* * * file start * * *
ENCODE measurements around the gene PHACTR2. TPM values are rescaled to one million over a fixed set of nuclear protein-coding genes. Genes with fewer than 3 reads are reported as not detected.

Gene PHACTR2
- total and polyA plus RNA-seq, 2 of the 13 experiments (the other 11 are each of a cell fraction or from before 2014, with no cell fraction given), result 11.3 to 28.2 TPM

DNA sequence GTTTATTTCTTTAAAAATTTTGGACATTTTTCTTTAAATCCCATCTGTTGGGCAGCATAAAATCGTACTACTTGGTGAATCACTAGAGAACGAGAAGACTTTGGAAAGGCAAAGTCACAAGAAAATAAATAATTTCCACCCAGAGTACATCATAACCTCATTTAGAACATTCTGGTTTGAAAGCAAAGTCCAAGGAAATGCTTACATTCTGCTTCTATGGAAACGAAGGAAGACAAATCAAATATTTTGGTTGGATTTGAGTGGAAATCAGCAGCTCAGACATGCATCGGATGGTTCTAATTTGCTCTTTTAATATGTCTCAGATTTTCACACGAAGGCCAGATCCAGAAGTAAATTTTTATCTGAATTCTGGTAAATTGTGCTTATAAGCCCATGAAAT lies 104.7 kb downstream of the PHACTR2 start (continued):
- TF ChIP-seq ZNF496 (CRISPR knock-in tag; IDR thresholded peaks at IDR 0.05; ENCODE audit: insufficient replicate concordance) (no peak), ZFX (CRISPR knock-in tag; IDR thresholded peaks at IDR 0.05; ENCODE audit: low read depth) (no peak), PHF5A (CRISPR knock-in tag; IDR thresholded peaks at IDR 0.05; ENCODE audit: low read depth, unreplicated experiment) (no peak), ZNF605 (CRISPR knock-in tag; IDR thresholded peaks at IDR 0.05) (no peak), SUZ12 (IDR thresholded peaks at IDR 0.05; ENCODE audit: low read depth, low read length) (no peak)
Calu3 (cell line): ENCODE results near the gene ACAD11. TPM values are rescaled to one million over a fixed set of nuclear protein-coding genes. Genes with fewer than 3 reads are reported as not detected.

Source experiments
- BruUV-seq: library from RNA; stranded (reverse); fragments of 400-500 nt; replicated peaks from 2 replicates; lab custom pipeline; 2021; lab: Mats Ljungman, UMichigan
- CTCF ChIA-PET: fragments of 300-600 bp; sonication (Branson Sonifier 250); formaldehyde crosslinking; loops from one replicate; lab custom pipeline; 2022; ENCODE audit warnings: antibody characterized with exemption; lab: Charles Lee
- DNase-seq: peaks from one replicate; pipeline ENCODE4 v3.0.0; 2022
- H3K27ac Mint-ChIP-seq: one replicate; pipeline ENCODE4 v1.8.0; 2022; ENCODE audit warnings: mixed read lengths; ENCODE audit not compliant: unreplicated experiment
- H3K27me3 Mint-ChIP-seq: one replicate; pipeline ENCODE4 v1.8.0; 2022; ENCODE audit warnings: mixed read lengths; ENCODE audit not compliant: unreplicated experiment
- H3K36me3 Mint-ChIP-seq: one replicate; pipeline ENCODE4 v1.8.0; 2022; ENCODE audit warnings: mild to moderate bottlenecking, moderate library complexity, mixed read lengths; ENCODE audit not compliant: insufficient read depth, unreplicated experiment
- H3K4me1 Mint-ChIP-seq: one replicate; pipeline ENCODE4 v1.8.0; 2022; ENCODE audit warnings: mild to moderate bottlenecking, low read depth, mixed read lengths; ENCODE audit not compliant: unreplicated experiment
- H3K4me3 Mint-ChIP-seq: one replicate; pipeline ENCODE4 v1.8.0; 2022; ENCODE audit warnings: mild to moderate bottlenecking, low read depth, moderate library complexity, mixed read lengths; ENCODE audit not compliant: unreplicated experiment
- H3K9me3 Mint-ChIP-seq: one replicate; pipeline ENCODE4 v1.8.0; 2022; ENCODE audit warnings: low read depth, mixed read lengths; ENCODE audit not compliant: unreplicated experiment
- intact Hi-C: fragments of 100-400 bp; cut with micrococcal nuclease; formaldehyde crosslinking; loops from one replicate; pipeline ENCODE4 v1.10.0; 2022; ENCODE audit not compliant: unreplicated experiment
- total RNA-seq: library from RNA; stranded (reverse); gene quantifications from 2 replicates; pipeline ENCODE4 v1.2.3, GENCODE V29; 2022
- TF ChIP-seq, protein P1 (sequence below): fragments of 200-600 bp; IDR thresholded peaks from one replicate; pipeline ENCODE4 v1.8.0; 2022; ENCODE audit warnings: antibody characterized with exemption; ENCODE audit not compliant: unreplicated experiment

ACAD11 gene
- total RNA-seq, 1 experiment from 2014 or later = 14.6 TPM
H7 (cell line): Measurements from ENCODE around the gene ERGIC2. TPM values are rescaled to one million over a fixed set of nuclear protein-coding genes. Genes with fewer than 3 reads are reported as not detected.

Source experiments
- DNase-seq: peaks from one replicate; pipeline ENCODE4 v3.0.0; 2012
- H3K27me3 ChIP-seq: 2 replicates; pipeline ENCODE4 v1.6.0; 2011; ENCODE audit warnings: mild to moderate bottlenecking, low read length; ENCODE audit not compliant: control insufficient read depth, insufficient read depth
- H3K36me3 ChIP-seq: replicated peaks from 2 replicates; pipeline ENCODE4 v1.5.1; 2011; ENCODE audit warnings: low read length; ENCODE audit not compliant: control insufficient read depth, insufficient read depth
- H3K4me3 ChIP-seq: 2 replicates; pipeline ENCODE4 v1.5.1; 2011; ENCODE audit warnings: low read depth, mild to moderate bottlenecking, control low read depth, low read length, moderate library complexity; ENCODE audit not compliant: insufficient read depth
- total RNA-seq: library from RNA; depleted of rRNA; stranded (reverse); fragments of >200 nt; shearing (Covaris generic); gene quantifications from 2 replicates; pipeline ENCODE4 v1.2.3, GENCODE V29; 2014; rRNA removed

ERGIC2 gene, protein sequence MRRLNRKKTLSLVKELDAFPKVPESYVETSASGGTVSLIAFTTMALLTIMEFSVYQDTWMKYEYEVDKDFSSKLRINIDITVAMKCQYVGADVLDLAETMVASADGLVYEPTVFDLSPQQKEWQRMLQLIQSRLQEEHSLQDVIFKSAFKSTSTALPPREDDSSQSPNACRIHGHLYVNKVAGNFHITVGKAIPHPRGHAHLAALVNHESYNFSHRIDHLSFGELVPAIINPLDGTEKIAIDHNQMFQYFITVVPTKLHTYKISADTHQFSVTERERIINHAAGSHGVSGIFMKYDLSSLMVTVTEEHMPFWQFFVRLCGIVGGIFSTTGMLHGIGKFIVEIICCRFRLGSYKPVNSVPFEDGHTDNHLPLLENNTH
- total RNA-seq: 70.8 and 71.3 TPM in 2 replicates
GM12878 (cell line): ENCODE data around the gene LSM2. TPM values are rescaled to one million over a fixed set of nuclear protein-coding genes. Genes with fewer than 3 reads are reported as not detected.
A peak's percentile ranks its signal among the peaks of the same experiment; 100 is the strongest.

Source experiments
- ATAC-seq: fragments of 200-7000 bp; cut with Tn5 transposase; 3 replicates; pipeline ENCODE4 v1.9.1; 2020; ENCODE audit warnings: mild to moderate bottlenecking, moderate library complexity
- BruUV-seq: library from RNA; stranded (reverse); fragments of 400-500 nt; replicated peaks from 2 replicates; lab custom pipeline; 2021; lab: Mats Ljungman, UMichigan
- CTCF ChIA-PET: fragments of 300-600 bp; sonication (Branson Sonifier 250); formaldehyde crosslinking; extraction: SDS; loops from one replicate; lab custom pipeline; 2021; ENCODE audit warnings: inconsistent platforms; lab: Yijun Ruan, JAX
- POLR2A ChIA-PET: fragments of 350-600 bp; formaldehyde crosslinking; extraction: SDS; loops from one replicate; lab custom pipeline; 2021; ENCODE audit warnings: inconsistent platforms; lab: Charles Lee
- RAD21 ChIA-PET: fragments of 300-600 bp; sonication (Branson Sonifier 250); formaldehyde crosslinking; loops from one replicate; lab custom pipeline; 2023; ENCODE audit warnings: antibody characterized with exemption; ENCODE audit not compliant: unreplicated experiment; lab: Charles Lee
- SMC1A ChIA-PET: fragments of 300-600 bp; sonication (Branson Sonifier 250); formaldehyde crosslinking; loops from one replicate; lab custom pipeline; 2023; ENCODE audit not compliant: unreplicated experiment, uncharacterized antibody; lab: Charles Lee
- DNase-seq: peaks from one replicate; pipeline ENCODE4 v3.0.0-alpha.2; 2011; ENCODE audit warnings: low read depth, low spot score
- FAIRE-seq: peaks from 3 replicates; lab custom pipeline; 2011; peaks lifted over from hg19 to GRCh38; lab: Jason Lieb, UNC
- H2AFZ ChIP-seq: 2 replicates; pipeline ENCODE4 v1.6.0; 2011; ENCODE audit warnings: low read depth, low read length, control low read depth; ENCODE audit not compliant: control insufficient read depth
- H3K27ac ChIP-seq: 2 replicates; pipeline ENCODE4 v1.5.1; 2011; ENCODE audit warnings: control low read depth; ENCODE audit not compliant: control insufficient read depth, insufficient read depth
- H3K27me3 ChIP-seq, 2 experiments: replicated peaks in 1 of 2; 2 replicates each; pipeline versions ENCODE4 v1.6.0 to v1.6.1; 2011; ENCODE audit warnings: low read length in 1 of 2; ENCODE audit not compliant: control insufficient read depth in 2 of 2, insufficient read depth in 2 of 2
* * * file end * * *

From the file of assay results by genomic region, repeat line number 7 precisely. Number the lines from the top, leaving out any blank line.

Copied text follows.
Source experiments